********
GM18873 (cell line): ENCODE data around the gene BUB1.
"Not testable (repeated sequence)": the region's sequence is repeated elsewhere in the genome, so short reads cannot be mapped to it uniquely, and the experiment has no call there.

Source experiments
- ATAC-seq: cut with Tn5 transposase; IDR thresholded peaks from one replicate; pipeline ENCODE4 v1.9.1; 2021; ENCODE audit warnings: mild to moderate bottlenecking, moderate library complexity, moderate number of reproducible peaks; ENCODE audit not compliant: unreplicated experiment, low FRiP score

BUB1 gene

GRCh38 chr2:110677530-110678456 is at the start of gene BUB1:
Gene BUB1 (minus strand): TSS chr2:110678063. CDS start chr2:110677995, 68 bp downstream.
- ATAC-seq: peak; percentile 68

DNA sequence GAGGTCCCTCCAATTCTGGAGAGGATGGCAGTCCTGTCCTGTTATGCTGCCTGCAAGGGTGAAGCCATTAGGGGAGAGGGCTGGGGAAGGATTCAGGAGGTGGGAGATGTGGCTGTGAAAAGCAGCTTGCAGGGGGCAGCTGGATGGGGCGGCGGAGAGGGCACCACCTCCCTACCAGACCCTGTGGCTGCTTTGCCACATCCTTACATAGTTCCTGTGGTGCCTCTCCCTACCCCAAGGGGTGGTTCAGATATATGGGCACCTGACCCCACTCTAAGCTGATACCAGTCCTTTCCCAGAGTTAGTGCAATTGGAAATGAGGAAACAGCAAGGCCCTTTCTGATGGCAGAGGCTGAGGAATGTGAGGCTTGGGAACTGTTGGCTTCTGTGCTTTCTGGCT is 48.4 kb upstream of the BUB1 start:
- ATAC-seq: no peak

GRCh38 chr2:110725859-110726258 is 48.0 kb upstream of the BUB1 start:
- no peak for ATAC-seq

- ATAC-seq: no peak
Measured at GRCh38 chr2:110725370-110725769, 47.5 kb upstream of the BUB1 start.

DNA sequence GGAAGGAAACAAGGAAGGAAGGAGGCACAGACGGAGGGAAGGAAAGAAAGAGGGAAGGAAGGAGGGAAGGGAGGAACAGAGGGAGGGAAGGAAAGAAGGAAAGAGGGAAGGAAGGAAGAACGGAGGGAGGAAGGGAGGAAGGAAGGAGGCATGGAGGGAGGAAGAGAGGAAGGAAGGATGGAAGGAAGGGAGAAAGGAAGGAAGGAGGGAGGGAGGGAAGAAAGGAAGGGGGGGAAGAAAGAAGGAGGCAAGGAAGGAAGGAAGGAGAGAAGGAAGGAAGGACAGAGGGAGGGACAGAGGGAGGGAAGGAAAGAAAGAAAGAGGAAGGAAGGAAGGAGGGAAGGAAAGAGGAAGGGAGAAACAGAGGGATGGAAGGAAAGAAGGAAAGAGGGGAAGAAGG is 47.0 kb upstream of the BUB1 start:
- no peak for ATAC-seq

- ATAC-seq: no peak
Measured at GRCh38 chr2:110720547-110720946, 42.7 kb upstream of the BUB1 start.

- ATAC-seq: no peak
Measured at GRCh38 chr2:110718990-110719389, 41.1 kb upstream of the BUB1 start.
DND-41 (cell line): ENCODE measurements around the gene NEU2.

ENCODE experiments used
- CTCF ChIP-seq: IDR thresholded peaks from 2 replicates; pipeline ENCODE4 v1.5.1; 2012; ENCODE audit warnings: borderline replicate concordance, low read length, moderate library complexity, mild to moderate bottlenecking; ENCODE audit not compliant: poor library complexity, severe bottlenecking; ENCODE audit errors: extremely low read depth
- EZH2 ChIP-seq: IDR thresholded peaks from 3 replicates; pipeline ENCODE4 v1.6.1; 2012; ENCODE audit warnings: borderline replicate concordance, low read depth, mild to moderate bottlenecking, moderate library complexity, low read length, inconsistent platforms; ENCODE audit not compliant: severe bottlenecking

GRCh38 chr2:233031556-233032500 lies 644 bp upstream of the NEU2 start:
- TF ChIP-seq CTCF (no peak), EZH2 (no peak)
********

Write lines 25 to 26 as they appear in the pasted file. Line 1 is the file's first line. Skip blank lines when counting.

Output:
GRCh38 chr2:233031556-233032500 lies 644 bp upstream of the NEU2 start:
- TF ChIP-seq CTCF (no peak), EZH2 (no peak)